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UK should recognise state of Palestine, argues Layla Moran MP

16th May 2021
UK should recognise state of Palestine, argues Layla Moran MP

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By Layla Moran MP

London, (The Muslim News):  “Stop the fire immediately. We’re escalating towards a full scale war.” Those were the words of Tor Wennesland, the UN’s Special Envoy to the Middle East Peace Process. He will not have made those comments lightly and their implications are stark – for Israelis, for Palestinians, for the wider region and for the whole world.

And as I reflect on the dramatic escalation of the last few days – the protests in Jerusalem; the storming of the al-Aqsa mosque by Israeli police, during Ramadan no less; the dreadful scenes of mourning parents whose children have been killed; and most recently the violence erupting within Arab-Jewish communities across Israel, my heart breaks.

My heart bleeds for Jerusalem – the city of my family.

The Old City is where my mother’s family were from and it is such a magnificent place. At the heart of its history is the idea – the ideal – that three major religions were able to come together and live in peace. This was the reality for my great-grandfather.

In his time, it was normal to live side-by-side in harmony. And, despite the violence and the conflict of so many years, this is still the way most Israelis and Palestinians want to live. We want peace.

But extremists on both sides are stoking the flame of violence. And the international community are refusing to intervene, despite their historic responsibilities.

Not only does Britain have long-running responsibilities to the Palestinians, but we are also a Permanent Member of the Security Council. We have a seat at the table.

So it is imperative that we do all we can to avoid war and help de-escalate this conflict as soon as possible. What we need now is a joint statement from the Security Council, with the US on board, condemning the violence on both sides and recognising that a ceasefire needs to happen. Otherwise, we are just going to see more innocent civilians – including children – dying. Violence only begets more violence.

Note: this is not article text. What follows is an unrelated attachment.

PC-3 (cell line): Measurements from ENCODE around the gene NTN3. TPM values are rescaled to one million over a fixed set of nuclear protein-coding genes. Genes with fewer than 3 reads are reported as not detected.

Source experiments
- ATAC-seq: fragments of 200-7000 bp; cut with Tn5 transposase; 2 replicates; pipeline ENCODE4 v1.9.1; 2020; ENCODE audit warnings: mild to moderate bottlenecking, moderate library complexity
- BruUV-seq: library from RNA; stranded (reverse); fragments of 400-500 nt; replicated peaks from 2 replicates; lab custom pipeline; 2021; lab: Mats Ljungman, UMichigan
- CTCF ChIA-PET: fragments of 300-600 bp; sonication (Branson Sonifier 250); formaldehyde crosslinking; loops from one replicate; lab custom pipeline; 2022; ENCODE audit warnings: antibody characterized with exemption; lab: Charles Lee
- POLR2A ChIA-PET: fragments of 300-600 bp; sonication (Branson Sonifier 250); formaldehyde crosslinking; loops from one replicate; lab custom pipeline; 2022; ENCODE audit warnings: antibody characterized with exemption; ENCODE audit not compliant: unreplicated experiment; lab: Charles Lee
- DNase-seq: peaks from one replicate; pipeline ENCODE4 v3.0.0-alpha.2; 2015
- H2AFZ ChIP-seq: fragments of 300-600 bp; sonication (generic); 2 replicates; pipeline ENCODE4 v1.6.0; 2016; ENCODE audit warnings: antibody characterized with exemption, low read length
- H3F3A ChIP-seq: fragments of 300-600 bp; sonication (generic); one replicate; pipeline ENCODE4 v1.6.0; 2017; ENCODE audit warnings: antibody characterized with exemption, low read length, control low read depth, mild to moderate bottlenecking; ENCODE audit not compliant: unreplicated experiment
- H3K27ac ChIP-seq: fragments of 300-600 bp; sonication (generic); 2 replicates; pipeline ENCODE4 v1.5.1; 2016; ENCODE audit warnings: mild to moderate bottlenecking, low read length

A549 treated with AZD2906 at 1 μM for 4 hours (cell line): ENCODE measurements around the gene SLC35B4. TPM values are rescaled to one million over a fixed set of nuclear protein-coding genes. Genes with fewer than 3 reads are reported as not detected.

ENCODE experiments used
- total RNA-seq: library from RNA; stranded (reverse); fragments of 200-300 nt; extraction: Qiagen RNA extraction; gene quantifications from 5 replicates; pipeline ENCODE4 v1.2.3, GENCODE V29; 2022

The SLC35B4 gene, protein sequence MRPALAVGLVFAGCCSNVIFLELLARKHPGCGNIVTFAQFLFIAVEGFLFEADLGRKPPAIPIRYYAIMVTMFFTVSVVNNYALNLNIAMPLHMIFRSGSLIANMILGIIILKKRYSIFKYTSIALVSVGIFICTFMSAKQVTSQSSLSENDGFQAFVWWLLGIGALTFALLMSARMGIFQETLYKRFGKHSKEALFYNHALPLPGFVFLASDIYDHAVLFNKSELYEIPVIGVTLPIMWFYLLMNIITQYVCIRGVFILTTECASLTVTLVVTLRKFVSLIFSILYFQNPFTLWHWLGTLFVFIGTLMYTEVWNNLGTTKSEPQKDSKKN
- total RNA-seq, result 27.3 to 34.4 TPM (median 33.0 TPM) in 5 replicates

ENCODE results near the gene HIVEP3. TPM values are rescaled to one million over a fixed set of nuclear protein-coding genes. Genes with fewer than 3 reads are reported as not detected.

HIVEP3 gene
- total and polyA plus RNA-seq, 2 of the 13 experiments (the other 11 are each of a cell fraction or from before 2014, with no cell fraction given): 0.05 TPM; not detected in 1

The UK Government’s response so far has been disappointing. After my Urgent Question in Parliament earlier this week, the Minister rightly condemned the attacks of Hamas – but refused to criticise the disproportionate Israeli response, which has cost innocent lives.

The UK and the rest of the international community also need to recognise that the actions of the Israeli government in Sheikh Jarrah were the spark that lit this particular tinderbox, a tinderbox that has been growing for months if not years with potential evictions, demolitions and expansion of settlements.

They need to acknowledge the provocative timing of the attacks, during Ramadan. And they need to take real steps to resolve these underlying issues: putting a stop to evictions; returning to status quo arrangements at holy sites; and ending the unfair treatment of Palestinians in the Occupied Territories.

The breaches of international law have been going on for some time now, and they only serve to make the prospect of a viable two-state solution more distant. If this is what we are going to return to following de-escalation, then further violence is a question of when, not if.

And once a ceasefire is in place – and I desperately hope that is sooner rather than later – people say we have to get round the negotiating table. But there is no table. So the process needs to start via the Security Council, with two equal partners coming together. The focus has to be on extinguishing the flames of violence and in their place reigniting the flames of hope.

That is the moment when Britain should meet its historic responsibilities to the Palestinians, responsibilities that date back over a hundred years, and fully recognise the state of Palestine. The House of Commons took this step back in 2014 – but the UK Government is still yet to do so.

Over 130 other UN member states already recognise Palestine. It would give such hope to my relatives who still live in the West Bank, were Britain to join that number. Not only would it help create greater balance in the peace process – it would also improve the prospects for success.

And if it will increase the chances of peace, surely that is a step worth taking?

Layla Moran MP is Liberal Democrat Spokesman for Foreign Affairs and International Development

[Photo: Layla Moran MP Liberal Democrats. Photographer: Chris McAndrew/Creative Commons]

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